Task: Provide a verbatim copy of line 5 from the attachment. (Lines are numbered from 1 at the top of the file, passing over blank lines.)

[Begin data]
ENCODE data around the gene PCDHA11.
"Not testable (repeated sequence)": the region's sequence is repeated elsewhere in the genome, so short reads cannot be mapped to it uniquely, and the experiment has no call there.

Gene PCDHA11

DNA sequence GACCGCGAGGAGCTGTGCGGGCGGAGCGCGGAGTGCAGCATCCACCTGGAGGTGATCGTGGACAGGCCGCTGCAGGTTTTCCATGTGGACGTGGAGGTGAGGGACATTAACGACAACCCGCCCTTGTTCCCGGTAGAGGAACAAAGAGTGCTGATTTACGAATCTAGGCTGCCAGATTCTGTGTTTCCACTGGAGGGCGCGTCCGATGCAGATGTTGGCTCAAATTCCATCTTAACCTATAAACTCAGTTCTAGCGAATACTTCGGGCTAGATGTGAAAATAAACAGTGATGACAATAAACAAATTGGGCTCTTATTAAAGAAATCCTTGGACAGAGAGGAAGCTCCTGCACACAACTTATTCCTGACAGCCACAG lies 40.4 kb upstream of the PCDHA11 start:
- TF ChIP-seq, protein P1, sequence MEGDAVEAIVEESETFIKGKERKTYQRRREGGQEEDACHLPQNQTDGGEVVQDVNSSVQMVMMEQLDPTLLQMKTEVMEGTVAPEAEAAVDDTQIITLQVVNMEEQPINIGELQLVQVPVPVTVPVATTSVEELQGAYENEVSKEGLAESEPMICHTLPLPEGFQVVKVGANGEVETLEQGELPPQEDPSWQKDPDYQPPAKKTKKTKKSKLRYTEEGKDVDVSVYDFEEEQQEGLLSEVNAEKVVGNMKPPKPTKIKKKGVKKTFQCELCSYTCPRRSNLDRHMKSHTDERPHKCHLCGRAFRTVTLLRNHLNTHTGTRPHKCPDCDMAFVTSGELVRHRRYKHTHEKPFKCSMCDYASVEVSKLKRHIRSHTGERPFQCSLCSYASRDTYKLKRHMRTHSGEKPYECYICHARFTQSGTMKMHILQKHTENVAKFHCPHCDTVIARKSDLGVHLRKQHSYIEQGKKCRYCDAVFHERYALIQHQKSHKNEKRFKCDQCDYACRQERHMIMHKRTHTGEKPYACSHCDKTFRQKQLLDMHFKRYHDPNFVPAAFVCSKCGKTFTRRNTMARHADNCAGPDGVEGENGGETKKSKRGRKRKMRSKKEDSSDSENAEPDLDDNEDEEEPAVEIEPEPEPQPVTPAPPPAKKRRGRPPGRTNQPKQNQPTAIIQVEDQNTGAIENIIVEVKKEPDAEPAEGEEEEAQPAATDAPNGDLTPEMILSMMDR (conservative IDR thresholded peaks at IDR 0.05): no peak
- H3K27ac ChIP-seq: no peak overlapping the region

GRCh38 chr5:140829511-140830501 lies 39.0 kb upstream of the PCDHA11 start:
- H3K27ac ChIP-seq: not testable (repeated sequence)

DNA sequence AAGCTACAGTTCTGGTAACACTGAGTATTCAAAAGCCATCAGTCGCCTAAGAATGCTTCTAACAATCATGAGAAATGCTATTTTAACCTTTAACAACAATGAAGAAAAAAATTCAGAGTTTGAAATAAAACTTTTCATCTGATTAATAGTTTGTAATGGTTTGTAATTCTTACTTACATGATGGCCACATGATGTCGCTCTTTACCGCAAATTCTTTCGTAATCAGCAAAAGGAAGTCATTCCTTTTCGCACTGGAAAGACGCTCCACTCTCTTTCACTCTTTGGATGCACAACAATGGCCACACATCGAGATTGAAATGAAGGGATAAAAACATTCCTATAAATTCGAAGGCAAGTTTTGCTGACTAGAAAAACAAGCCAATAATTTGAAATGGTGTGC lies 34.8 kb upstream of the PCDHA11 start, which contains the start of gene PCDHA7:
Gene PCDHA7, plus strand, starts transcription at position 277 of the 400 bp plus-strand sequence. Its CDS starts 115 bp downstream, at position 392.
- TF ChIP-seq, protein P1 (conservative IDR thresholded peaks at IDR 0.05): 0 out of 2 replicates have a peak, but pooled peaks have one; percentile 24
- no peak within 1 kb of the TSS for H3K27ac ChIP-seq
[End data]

- TF ChIP-seq, protein P1, sequence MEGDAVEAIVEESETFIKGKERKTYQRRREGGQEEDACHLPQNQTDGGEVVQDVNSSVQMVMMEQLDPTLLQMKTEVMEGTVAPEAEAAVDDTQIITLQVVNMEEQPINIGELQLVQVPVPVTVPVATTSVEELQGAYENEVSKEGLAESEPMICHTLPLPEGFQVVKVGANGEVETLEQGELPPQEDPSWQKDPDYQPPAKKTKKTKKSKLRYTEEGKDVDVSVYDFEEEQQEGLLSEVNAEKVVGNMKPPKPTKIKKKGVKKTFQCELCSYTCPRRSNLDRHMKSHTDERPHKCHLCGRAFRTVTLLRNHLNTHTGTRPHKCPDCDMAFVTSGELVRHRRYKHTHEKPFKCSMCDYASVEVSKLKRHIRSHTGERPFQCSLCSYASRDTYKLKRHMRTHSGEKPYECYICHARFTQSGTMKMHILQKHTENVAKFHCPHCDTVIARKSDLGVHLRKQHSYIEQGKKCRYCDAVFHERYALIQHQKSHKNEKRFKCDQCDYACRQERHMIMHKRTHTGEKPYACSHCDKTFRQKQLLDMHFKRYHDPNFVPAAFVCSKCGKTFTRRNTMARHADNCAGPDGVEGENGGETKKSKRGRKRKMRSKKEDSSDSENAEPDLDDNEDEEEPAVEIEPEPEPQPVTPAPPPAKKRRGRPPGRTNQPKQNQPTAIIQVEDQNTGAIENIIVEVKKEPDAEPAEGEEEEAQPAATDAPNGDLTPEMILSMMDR (conservative IDR thresholded peaks at IDR 0.05): no peak